A newly developed blood and urine test could potentially detect autism in young children.
That’s according to new research from scientists in the United Kingdom and Italy who conducted tests searching for damage to proteins previously known to be higher in children with autism spectrum disorders.
The study, published this week in the academic journal Molecular Autism, tested 38 children between 5-12 years old with autism and 31 without, looking for differences in samples of urine and blood between the two groups.
The results revealed that children with autism had greater protein damage when examining plasma in their blood, which causes higher levels of an oxidation marker called dityrosine as well as sugar-modified compounds known as advanced glycation end-products.
Recommended for you
Recommended for you
Recommended for you
"We have found that the power of measuring damaged proteins to the brain may be a cause for a development of autism," Dr. Paul Thornalley, professor of systems biology at the University of Warwick and one of the study’s lead researchers, explained to CNN.
According to Thornalley, previous research has also shown a connection between autism and proteins that were not damaged, the reverse of this study.
"Our discovery could lead to earlier diagnosis and intervention. We hope the tests will also reveal new causative factors," Dr. Naila Rabbani, another lead researcher from the University of Warwick, told The Guardian.
"With further testing we may reveal specific plasma and urinary profiles – or 'fingerprints' – of compounds with damaging modifications. This may help us improve the diagnosis of ASD and point the way to new causes of ASD,” she said.
While the new results appear promising, some researchers have expressed caution about the study’s small sample size and the study’s lack of a concrete diagnosis plan.
"This study may give us clues about why autistic people are different but it does not provide a new method for diagnosis. It is far too early for that," Dr. James Cusack, director of science at the UK autism research charity Autistica, told the BBC.
"We don't know whether this technique can tell the difference between autism, ADHD, anxiety or other similar conditions. The study also only looked at a small group of people," he pointed out. "The best way to diagnose autism is still through clinical interview and observation."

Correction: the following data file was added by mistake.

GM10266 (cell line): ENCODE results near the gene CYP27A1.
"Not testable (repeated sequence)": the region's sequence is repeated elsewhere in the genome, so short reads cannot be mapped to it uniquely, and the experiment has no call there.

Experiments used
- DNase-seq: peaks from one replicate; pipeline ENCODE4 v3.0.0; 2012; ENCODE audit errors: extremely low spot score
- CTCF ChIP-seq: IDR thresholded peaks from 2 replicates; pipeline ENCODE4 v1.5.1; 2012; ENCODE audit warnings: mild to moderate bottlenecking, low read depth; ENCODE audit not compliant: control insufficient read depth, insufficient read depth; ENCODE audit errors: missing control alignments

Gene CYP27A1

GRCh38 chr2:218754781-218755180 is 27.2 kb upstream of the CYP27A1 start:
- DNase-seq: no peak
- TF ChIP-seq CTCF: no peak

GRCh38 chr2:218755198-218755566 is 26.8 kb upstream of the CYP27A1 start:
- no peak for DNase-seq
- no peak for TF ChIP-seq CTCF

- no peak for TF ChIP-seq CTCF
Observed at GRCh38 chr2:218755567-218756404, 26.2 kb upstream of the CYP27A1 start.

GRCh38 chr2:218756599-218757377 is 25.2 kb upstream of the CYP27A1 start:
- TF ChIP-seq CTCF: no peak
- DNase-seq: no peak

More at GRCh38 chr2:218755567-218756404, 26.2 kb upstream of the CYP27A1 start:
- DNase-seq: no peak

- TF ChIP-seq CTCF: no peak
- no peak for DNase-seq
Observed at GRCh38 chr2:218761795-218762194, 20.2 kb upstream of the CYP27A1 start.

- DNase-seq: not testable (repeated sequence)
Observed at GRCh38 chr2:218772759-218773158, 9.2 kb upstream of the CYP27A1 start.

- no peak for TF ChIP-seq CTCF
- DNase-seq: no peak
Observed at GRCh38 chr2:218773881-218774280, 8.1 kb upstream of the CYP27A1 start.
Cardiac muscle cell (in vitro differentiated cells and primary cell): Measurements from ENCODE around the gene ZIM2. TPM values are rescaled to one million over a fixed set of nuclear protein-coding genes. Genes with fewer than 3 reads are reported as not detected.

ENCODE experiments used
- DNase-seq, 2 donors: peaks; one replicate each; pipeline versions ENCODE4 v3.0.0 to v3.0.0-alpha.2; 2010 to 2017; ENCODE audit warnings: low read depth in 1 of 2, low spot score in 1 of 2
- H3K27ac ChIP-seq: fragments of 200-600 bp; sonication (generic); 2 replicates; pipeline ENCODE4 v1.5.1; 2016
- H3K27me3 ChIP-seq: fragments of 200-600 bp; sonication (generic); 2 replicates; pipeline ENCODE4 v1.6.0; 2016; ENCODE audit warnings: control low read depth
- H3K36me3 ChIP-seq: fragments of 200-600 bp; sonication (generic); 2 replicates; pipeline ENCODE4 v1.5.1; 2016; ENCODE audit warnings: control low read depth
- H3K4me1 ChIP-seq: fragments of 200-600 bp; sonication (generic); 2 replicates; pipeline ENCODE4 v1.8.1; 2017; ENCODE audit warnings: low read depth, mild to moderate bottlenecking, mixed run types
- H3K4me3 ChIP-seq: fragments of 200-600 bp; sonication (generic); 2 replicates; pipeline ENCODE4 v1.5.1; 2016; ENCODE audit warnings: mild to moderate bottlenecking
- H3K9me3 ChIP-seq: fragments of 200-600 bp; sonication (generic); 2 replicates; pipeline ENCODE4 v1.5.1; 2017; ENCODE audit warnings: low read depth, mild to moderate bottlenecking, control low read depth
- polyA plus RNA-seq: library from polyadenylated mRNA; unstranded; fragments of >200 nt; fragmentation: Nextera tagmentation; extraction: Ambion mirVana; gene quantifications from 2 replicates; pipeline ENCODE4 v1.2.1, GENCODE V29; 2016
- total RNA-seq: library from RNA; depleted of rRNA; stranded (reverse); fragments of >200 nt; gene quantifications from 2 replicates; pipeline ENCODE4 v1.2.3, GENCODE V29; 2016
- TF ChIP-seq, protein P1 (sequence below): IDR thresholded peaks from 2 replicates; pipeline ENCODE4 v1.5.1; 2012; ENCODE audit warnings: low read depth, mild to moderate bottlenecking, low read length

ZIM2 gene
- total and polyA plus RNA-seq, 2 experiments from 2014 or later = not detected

But despite the criticism, the scientists behind the research are calling it a "first step" toward developing a simple test. They aim to move forward with further research, performing the tests on a larger group including younger children.
"We have the method, we have everything. All we need to do is repeat it," Rabbani said. "I would really like to go forward with younger children, maybe two years, or even one year old. Then the next step will be to validate in a larger cohort. Then the tests will be ready for screening."
More than 3.5 million people in the U.S. currently live with autism spectrum disorders, according to statistics from the Autism Society. The development disorder, which mainly affects social interaction and leads to behavioral problems, is estimated to have genetic causes in 30 percent of cases. The other 70 percent of autism cases are believed to be caused by mutations of genetics and environmental factors combined.
Although many individuals with autism go on to live normal productive lives, 35 percent of young adults with the disorder are unable to work jobs or pursue higher education after high school.
Doctors currently rely on a series of behavioral tests to diagnose the disorder. These can take a great deal of time and are not always accurate. If a blood or urine test could provide a faster and more definitive diagnosis, it would go a long way to ensure young children received the treatment and resources they need earlier on.
However, although experts see the new research as promising, they are still cautioning that such a test is still a long way from being viable.
"This is a promising area; however, this is a very long way indeed from a 'test for autism,' " Dr. Max Davie, spokesman for the Royal College of Paediatrics and Child Health, said. "It is important that it is not adopted with too much enthusiasm."